Thine Own House

It is impossible to measure the good that will be unfolded to mankind when the realization of the importance of every word which Jesus spoke, dawns upon human consciousness. Each phrase which this master Metaphysician formulated, has a telling significance; and if we would but let his words challenge our thinking instead of idly listening to them, his message would unfold with ever-increasing forcefulness.

The Gospel of Luke (5:18-26) relates the healing of the man stricken with palsy. The account contains many interesting points for the student of Christian Science to ponder, but Jesus' final instructions to the one who had fallen a prey to this belief of impotency are challenging and of vital import to us all. The man's touching willingness to obey the Master's command, "Arise, and take up thy couch, and go into thine house," without argument or resistance, was of course the beginning of his healing, just as our willingness to obey God today is the beginning of all our healings.

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The impotent one needed to arise and leave the beliefs of a false sense of selfhood. He needed to exercise his God-given right of dominion and carry the couch, instead of being carried on it. He needed indeed to arise from weakness, vacillation, and irresponsibility to the apprehension and exercise of purposefulness and direction!

And for students of Christian Science there is significance in Jesus' simple instruction to the man to go into his house. This Science teaches that man's true abiding place or house is in God. More light is thrown on the true sense of home in Mary Baker Eddy's inspired spiritual interpretation of the twenty-third Psalm (Science and Health with Key to the Scriptures, p. 578), where she uses the phrase "the consciousness of Love" as the equivalent of "the house of the Lord." If we consciously dwell in Love, we shall never want; we shall walk in the paths of righteousness.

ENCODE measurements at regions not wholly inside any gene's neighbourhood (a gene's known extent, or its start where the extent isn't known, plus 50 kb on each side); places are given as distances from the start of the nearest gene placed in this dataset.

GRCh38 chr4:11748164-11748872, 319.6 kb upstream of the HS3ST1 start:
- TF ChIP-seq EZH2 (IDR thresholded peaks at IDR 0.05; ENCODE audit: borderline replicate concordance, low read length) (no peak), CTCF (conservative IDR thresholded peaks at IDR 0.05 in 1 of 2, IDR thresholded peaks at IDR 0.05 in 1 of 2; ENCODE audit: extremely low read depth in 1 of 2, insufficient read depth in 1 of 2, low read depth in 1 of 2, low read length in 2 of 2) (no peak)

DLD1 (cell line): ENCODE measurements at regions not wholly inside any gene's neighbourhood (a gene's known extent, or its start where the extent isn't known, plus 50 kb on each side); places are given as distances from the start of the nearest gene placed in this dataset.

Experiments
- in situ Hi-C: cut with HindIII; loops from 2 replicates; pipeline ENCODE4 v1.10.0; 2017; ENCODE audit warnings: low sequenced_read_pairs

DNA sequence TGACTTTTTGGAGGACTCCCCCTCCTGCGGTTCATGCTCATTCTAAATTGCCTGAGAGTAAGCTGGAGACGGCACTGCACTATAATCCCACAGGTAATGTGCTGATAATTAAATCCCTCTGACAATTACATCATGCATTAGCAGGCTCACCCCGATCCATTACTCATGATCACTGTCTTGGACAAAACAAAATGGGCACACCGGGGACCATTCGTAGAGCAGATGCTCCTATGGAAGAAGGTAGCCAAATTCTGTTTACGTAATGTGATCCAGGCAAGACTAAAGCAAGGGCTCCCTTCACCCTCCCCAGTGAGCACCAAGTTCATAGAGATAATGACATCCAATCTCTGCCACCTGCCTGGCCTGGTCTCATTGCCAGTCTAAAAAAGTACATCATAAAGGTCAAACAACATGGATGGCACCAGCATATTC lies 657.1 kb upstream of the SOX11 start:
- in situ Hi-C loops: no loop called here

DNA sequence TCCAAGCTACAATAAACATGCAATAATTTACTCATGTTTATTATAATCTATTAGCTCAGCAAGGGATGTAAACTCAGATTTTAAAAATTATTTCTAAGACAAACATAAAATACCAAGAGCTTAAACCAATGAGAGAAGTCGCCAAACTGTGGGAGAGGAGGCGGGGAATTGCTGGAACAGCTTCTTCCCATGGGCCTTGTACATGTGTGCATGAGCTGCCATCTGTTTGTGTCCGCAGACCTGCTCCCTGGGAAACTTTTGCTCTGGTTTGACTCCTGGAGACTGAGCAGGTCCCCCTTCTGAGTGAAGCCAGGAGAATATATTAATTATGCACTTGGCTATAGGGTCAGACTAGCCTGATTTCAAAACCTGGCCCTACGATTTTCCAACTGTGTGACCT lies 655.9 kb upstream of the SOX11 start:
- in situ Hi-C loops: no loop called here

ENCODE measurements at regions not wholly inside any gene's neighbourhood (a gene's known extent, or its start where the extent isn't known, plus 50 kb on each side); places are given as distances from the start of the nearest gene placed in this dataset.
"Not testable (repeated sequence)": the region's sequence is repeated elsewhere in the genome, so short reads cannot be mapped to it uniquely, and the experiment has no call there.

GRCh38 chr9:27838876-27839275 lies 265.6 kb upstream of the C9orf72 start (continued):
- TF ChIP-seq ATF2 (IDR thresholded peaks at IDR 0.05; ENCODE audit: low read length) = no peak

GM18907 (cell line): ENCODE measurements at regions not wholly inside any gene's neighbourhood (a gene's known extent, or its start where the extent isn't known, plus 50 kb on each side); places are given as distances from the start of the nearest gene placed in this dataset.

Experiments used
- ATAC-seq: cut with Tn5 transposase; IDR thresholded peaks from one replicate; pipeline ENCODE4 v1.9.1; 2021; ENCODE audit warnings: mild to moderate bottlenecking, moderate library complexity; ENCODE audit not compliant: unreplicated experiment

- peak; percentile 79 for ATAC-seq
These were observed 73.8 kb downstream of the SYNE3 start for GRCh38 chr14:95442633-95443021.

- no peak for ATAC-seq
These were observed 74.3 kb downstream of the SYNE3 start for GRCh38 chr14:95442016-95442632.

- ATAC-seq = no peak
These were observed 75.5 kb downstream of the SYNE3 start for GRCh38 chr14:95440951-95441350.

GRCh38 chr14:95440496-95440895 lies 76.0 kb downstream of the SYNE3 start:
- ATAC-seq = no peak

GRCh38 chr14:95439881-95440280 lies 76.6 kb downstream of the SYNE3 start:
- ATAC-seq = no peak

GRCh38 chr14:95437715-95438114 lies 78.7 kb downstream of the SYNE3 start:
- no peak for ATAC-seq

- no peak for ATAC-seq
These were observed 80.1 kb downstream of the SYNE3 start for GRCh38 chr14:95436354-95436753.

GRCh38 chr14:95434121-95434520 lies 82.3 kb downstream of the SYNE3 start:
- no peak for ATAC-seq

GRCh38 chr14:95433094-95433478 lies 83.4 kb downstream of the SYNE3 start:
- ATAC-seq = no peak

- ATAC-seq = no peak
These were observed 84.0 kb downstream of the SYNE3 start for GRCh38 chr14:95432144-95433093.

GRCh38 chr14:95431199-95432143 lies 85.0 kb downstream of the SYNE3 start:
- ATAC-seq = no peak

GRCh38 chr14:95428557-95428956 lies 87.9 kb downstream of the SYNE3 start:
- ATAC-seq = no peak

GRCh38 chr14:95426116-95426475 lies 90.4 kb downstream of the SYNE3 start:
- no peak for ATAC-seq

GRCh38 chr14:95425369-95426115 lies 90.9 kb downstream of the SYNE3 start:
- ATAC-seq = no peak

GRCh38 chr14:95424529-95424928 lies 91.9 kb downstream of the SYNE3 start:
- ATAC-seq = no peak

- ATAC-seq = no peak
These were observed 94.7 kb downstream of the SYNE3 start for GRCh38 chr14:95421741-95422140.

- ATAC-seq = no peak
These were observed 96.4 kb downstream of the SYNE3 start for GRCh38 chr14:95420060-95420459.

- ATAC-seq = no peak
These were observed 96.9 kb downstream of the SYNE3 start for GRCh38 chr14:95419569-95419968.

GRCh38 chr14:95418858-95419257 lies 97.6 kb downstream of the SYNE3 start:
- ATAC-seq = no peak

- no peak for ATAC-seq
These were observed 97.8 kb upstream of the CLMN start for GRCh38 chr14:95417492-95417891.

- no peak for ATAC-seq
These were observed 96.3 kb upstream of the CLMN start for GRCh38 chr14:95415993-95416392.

The man with the palsy had been deceived by the suggestions of mortal mind and had perhaps been dwelling in the consciousness of debilitating self-pity, disintegrating resentment, depleting ingratitude, or the cold and paralyzing sense of self-love. Jesus knew that in the consciousness of divine Love, "the house of the Lord," there is no condemnation, no life apart from God. He knew, too, that man dwells forever in the consciousness of Love, that this is his natural habitat. It was Jesus' pure concept of man that enabled him always to bring healing to those who sought his aid.

The account closes by recording the man's instant response to Jesus' commands, for we read that "immediately he rose up before them, and took up that whereon he lay, and departed to his own house, glorifying God." He was freed in some degree from a false sense of selfhood, and surrendered the belief of joyless life and impaired activity.

Let us, like the man in the Bible, refuse to be carried about any longer! Let us lift up our concept of man from the human theories on which we have laid it, and accept the true concept of man made in the image and likeness of God. Then we shall enter our true house and glorify Love. In this light of Love we too shall see, as did Mrs. Eddy (Poems, p. 4), that

"His habitation high is here, and nigh,
His arm encircles me, and mine, and all."

August 31, 1946

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